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CatchemCaro

Swivel Hook Mounts For Crank Baits?

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Doe's anyone know where I can find those swivel hook mounts? I have been serching for a while now and can't find them any where. And are they easy to install?

Thanks

Rich

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Have you used those hooks Brad?

No sir, only remember seeing them in one of my searches. Once they hit the retail stores (Academy) I will try them. They're like the Trokar Hooks, "Heard about them, waited till they came out, tried them, will keep using them"!

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It doesn't seem like Rich is asking about the trebles, but a hook hanger that rotates. Wouldn't that basically be a swivel? I haven't seen any that are designed as hook hangers.

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I pinch one end of a Spro swivel until it's the same size as the barrel, so it will slide into a snug hole, and then glue in the swivel, being careful not to get glue up into the barrel.

I use bigger swivels for swimbaits, and smaller ones for cranks.

All of them are stronger than the line I fish, so strength isn't a problem, and the Spro swivels are sold by rated strength.

I have found that drilling the hole the same depth as the swivel, and the adding a couple of drops of gap filling crazy glue by letting it run down the side of the hole to the bottom, gives me enough glue to use the pinched part as an anchor.

I think cutting off one end and just gluing in the barrel would probably be enough, but I haven't tried that.

If you do, and you're using wood, I'd suggest you "treat" the wood around the hole first with the runny crazy glue, it makes the wood stronger and helps the swivel hold better.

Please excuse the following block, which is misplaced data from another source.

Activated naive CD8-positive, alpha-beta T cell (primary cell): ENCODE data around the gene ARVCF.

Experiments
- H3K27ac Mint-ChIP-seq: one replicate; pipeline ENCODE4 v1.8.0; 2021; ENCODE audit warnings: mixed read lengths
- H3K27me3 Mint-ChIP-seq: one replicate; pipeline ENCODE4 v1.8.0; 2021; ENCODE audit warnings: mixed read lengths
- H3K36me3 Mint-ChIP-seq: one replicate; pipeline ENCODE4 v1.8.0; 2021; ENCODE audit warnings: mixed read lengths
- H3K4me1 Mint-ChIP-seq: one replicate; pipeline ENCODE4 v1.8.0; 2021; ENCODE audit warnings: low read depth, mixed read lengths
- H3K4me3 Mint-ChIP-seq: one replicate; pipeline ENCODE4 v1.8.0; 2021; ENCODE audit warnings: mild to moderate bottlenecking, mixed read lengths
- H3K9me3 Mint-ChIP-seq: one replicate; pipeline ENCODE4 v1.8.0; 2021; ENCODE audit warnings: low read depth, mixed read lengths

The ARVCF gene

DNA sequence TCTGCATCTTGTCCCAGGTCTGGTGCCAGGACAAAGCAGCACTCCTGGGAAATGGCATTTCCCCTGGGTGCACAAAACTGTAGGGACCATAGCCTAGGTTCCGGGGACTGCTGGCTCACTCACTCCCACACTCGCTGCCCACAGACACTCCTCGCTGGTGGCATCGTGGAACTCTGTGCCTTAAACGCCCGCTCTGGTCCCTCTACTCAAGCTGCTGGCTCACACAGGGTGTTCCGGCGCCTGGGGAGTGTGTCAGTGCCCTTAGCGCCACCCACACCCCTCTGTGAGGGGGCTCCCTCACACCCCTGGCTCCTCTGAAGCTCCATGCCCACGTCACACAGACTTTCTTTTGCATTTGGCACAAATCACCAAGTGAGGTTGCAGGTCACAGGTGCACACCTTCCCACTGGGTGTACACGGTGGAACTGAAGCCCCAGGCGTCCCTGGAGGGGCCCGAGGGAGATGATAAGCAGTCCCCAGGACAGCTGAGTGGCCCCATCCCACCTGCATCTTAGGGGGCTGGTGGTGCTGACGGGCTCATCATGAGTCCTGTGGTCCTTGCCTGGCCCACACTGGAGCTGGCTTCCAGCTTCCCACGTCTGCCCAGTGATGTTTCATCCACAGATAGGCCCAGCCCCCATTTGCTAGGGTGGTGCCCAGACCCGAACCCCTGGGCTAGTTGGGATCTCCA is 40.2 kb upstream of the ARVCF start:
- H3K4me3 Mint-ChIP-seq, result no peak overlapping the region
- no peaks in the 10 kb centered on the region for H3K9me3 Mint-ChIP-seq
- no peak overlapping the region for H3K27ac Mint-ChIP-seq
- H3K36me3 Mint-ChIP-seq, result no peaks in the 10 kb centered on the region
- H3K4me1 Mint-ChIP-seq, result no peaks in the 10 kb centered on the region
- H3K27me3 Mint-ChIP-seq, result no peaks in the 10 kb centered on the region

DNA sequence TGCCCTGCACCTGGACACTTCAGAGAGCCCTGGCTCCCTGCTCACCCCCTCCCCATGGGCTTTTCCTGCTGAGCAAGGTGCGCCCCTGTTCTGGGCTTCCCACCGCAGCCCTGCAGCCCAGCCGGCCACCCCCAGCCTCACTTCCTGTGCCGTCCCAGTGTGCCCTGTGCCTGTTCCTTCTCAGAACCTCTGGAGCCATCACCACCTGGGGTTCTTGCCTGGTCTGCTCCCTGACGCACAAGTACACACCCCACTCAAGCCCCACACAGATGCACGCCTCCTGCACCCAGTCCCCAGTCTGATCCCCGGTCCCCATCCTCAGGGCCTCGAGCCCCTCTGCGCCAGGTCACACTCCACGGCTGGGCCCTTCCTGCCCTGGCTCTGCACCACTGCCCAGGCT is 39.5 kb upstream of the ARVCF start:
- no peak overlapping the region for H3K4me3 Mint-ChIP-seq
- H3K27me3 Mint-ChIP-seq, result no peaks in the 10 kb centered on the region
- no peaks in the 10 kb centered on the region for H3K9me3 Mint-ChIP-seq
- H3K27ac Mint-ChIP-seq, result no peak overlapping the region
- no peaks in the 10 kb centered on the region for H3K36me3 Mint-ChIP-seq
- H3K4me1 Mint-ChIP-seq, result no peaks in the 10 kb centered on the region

I've never had a failure of this swivel system.

Edited by mark poulson

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I pinch one end of a Spro swivel until it's the same size as the barrel, so it will slide into a snug hole, and then glue in the swivel, being careful not to get glue up into the barrel.

I use bigger swivels for swimbaits, and smaller ones for cranks.

All of them are stronger than the line I fish, so strength isn't a problem, and the Spro swivels are sold by rated strength.

I have found that drilling the hole the same depth as the swivel, and the adding a couple of drops of gap filling crazy glue by letting it run down the side of the hole to the bottom, gives me enough glue to use the pinched part as an anchor.

I think cutting off one end and just gluing in the barrel would probably be enough, but I haven't tried that.

If you do, and you're using wood, I'd suggest you "treat" the wood around the hole first with the runny crazy glue, it makes the wood stronger and helps the swivel hold better.

I've never had a failure of this swivel system.

Would your method work for the front hanger on a jerkbait, where the body depth is only about 3/4"?

Crazy glue is CA based, isn't it? I have some bottles of super glue I could use and what you are describing here sounds a little better than twisting my own hangers. I take it you are completely filling the hole with glue, so that it provides mechanical support for the swivel, rather than just making it stick to the wood.